Every year a new hot topic seems to emerge in regards to fantasy baseball. Starting pitching moving up the ranks and in drafts dominated the landscape a year ago. For 2017, the dearth of stolen bases available looms as a strategic angle for those with drafts or auctions nearing. Never being a positional scarcity person, some of the steals debate can be seen as an overreaction, but in NFBC draft and hold leagues, the upward trend of players with stolen base potential becomes clearly visible. Whether or not one buys into Moneyball, the quote adapt or die seems appropriate.
Starting with the premise of stolen bases in decline, should this come as a surprise? Looking at the aggregate numbers from the last five years, four of them produced a total lower than 3,000 and the last season the majors finished above this number of cumulative steals was 2012. For a visual, take note of the chart below:
Despite stolen bases being in sharp decline since 2012, they actually increased by 32 versus from 2015 to last year. This marks a very slight increase, but the demand for stolen bases in drafts remains on the rise. For those in league-only formats, the scarcity in the American League shows an even wider divide in numbers:
With the huge power outburst last year, teams in the American League ran much less with teams in the Senior Circuit accumulating 239 more steals on the year. This may be a paradigm shift with teams focusing on on-base percentages and power but it makes a difference when targeting players with the green light to steal.
No team ran more than the Brewers last year who finished with 181 steals as a team with a whopping 237 attempts. On the opposite end of the spectrum, the Orioles stole 19 bases as a team and only tried to steal 32 times all year. Manny Machado’s disappointing stolen base total may not have been by choice, rather a team’s philosophy. League average regarding steals was 85 for a team with 118 attempts.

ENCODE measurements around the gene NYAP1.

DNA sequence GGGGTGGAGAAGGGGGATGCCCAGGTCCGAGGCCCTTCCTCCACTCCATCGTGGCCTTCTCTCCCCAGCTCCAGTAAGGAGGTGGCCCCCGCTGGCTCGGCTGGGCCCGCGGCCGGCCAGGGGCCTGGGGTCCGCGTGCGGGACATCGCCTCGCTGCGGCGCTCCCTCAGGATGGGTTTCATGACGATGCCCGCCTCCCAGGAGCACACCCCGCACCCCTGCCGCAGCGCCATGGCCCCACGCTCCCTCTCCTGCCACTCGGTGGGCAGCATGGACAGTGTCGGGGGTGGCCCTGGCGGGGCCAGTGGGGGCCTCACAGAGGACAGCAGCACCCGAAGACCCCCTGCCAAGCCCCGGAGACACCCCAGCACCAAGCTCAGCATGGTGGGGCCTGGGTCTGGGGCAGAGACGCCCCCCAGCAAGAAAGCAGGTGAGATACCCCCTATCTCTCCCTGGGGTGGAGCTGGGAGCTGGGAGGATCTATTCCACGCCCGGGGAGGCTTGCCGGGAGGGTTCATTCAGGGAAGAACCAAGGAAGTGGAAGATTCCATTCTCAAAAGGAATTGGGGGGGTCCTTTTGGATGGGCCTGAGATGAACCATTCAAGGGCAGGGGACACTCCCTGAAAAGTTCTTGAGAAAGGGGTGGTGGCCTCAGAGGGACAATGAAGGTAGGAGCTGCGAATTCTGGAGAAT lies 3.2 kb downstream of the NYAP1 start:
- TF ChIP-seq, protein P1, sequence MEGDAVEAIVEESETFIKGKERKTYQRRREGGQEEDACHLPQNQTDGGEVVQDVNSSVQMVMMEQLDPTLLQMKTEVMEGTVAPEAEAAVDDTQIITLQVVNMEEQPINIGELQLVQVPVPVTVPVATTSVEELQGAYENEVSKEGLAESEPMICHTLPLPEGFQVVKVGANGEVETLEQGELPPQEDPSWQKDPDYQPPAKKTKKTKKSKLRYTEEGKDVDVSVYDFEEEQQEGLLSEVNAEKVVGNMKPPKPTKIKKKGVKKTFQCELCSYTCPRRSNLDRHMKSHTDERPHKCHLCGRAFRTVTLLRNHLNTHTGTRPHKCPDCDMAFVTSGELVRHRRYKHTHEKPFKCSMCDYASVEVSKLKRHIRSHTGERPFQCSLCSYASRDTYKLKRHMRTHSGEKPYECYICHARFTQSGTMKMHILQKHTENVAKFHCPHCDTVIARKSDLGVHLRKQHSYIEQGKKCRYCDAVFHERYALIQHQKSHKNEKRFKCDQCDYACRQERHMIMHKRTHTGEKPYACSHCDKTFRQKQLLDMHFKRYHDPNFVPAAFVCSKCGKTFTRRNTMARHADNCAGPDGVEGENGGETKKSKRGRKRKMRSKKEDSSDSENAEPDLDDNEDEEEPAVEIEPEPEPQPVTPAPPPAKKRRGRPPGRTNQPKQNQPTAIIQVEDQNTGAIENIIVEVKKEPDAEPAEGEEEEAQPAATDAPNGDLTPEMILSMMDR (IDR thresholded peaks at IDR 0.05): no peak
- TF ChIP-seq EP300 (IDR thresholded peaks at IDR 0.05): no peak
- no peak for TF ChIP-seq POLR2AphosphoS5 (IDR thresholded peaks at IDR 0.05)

So how does this translate to roster construction? Trying to lead your league in the stolen base category may be tough to achieve due to the lack of players who produce in all five categories, with steals included, for fantasy. Taking a look back at two leagues last year in two different 12-team leagues, one on CBS and the other an NFBC league produced interesting results. Here are the top-four finishers for each league represented in one last chart:
While the leaders in each league finished with 198 and 190 respectively, more realistically, note the teams who finished in third amassed 154 stolen bases. Deeper league formats may want to shift to a total near 135 as a mark to hit while selecting a team. There will be different schools of thought in crafting a team, some will prefer to get a player with a high upside stolen base ceiling but low home run and RBI totals to insure the category.
Others will try to build a team with a multitude of players who could get 15 or more steals for a safe buffer but not sacrificing a category on offense. Last, there will be some who punt the category, like saves on the pitching side but knowingly finishing last in a category makes it difficult to win a league.
In an attempt to prepare those with drafts on tap, stolen base targets will be identified below using a 12-team standard draft as the guide but taking into account the overall rank in NFBC ADP. Identify targets but do not be afraid to reach for a player with speed due to the increased focus in early drafts based on the perceived need to procure them.
Last year, only one player exceeded 60 steals, one surpassed 50, three reached at least 40, nine with a total in the 30’s and 14 finished with at least 20 or better. This represents only 28 players, which explains the need to identify players who can provide in the category.
Rounds 1 through 5
Part of the allure of the players in the top-60 lies within the projections of double digits steals for them. Of this group, 21 carry projections of 10 or more stolen bases. For ease of display, they will be broken down by their potential to contribute in the category with their ADP in parentheses:
10 or more stolen bases: Bryce Harper (9), Carlos Correa (16), Francisco Lindor (28), Trevor Story (29), George Springer (33), Brian Dozier (36), Rougned Odor (39), Ian Desmond (50)*adjusted total due to injury
20 or more stolen bases: Mike Trout (1), Mookie Betts (2), Paul Goldschmidt (7), Charlie Blackmon (17), A.J. Pollock (34), Jean Segura (55), Wil Myers (57)
30 or more stolen bases: Jose Altuve (4), Trea Turner (10), Jonathan Villar (20), Starling Marte (23), Dee Gordon (47), Billy Hamilton (49)
Options appear in this group more often than the later rounds, so trying to get two of the players in the middle section remains realistic. Players like Dee Gordon and Billy Hamilton secure the category along with runs but power and RBI take a hit. Trying to build around balance should be a focus, taking a speed only pony limits an offense unless immense power hitters can supplement them.